The Federal Trade Commission is sending $1.6 million in recovered funds to 24,916 consumers it said were scammed each for about $100 or more by phony debt collectors who harassed and threatened their victims. They will start receiving checks this month. The operators of the scam were charged with harassing and abusing consumers; falsely threatening criminal prosecution; illegally communicating with third parties; collecting amounts that were not due; and other violations of federal laws.

The Federal Trade Commission today proposed a new rule banning upfront fees by companies promoting mortgage modification services to rescue distressed homeowners from foreclosure. The move is an attempt by the government’s consumer protection agency to shield homeowners from firms that accept hundreds, if not thousands of dollars, then fail to deliver.

The beginning of a new year marks the arrival of the first post-holiday credit card statements and the realization for many that they may need to turn to debt relief companies for help. But consumers groups are warning credit card users that so-called debt consolidation plans could leave you with more debt – in the form of fees that can run as high as $4,000 for total debt of about $20,000 in the first half of a debt settlement agreement. In many debt settlement plans, consumers make monthly payments, usually into a special bank account, until “there is enough to make a lump-sum settlement offer to their creditors,” according to ConsumersUnion.org, the prominent non-profit organization which publishes Consumer Reports. The debt settlement companies, however, immediately start taking their fees out of this account.

The New York Attorney General’s office is investigating 22 popular online retailers that “deceptively” link consumers to fee-based membership programs labeled as discount offers, the state’s attorney General, Andrew M. Cuomo, announced today. Already, Cuomo’s office said it has reached an agreement with the online movie ticket retailer Fandango to end such a practice.

Blippy, the ‘Twitter’ for credit card purchases that went live this month, could be targeted by cyber criminals that could use the personal information posted on the social media site to create effective phishing emails, according to a prominent cyber security firm. The site has privacy safeguards in place, but there is enough revealed in the postings to help cyber fraudsters construct phishing schemes aimed at Blippy users, according to Cyveillance, a provider of online security solutions to protect organizations from cyber attacks, including phishing and malware.

The Federal Trade Commission will review the practices of the nation’s top debt buyers, who often hire the debt collectors that are drawing complaints from consumers. When the debt-buying companies hire debt collectors, or assume the role on their own, mistakes are made that result in “debt collectors frequently try to collect from the wrong consumers or the wrong amounts, or both,” the FTC said.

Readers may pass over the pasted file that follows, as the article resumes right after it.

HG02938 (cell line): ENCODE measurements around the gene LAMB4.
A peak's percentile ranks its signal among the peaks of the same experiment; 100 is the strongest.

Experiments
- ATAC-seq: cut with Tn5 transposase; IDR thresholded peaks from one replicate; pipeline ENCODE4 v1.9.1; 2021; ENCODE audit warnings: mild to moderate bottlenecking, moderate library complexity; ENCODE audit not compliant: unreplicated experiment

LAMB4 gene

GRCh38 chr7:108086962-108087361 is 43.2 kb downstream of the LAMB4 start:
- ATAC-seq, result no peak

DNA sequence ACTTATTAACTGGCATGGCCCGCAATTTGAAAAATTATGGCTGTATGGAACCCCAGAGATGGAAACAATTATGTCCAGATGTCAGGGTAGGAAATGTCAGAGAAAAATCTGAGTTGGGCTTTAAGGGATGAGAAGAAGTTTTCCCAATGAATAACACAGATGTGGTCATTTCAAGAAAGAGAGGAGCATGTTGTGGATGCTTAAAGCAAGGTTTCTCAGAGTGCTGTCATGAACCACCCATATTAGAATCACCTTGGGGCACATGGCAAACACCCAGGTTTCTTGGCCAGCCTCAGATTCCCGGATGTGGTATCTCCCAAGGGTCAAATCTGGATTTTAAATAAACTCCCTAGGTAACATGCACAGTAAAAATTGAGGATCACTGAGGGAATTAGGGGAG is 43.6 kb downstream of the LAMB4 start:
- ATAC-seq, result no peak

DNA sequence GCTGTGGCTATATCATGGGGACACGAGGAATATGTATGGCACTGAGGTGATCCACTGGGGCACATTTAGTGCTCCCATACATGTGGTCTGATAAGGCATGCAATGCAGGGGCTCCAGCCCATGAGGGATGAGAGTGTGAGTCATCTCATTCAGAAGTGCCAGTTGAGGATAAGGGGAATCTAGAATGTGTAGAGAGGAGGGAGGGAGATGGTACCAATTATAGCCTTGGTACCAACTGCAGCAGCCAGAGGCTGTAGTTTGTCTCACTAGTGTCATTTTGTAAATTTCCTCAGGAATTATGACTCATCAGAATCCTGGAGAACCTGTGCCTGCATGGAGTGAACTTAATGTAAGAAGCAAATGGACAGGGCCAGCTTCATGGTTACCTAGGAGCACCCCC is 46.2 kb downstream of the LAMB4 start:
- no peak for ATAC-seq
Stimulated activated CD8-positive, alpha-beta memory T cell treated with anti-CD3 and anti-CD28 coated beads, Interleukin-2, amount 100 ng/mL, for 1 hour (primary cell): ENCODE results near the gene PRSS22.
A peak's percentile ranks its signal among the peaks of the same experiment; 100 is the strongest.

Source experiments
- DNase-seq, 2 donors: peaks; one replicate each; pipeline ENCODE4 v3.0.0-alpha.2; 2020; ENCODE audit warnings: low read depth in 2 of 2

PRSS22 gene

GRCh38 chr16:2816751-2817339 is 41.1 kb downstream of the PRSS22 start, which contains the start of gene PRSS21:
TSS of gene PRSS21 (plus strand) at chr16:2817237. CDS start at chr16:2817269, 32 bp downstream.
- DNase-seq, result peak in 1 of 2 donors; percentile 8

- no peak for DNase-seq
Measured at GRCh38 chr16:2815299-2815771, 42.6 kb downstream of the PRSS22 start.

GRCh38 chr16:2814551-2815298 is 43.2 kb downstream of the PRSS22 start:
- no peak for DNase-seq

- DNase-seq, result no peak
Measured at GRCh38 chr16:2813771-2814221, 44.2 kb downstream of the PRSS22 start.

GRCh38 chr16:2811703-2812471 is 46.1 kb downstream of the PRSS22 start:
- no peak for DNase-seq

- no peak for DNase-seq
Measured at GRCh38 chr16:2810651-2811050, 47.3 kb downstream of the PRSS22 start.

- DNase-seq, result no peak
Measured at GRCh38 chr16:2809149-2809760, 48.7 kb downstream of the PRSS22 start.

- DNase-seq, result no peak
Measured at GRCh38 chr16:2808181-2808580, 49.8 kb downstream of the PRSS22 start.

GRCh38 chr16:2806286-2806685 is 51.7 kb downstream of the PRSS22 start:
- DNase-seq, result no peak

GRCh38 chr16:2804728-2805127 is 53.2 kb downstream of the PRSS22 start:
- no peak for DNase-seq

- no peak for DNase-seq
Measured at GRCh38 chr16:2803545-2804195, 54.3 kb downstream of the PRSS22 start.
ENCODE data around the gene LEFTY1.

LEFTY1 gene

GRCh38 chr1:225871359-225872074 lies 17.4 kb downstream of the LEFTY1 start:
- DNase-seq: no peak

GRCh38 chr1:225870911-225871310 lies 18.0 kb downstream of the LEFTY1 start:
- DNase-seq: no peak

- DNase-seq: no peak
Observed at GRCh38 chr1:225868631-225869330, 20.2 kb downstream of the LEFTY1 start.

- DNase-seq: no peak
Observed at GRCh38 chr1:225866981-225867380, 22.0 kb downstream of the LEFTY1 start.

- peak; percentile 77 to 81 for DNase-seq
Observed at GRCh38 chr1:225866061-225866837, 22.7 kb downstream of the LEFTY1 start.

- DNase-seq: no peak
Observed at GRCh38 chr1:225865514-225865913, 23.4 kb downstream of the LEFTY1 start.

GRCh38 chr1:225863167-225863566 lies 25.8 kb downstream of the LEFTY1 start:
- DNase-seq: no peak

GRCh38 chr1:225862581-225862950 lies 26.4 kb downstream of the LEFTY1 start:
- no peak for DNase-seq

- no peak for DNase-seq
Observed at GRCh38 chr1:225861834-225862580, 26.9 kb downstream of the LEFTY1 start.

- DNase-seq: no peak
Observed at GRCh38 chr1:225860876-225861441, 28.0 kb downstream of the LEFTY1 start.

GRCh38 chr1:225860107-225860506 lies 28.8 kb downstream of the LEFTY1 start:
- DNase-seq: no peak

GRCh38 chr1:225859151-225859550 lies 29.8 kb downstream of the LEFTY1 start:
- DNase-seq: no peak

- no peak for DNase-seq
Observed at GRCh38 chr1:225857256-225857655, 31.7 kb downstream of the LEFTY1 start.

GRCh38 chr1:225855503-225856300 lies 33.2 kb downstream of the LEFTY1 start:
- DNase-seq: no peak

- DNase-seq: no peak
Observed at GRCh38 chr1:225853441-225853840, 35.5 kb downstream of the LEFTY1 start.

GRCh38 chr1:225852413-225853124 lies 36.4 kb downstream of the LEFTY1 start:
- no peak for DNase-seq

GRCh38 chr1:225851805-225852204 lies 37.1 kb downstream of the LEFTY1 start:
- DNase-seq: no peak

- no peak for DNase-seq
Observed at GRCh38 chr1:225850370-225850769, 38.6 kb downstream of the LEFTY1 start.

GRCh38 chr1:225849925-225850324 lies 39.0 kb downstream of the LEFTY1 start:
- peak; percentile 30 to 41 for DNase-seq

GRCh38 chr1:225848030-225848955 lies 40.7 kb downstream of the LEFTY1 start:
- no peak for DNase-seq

The Federal Trade Commission today launched its website and blog for National Consumer Protection Week 2010, which offers guidance on crucial issues regarding credit cards, mortgages, managing debt, avoiding identity theft and keeping clear of scams. The site – http://consumer.gov/ncpw – commemorates the 12th annual event, the week of March 7-13. This year’s theme, “Dollars & Sense: Rated ‘A’ for All Ages,” stresses the importance of “using good consumer sense at every stage of life – from grade school to retirement,” the FTC said.

The Federal Trade Commission has lowered the maximum a consumer can be charged for an extra credit report, from $11 to $10.50, effective Jan. 1. The $10.50 charge applies when a consumer, who has already received a free annual credit report, does not otherwise qualify for an additional free report.

Lenders who offer less favorable terms to some based on their credit report will have to provide the borrowers with so-called “risk-based pricing” notices, according to new rules reported today by the Federal Reserve and the Federal Trade Commission. The rules mean that now consumers with some negative information on their credit reports will be better informed and be able to track vital credit scoring factors. And they will be able to do so more cheaply. Risk-based pricing notices enable consumers to obtain a free credit report.

Combine the Twitter concept with your credit card purchasing habits and you get Blippy, a new social media site in beta testing now and launching next year that lets your friends – or anybody – keep track of what you’ve bought with plastic. Blippy’s founder is Internet entrepreneur Philip Kaplan, the former chief executive at AdBrite, which places ads on more than 100,000 affiliated sites and had 2008 revenue of $31.6 million.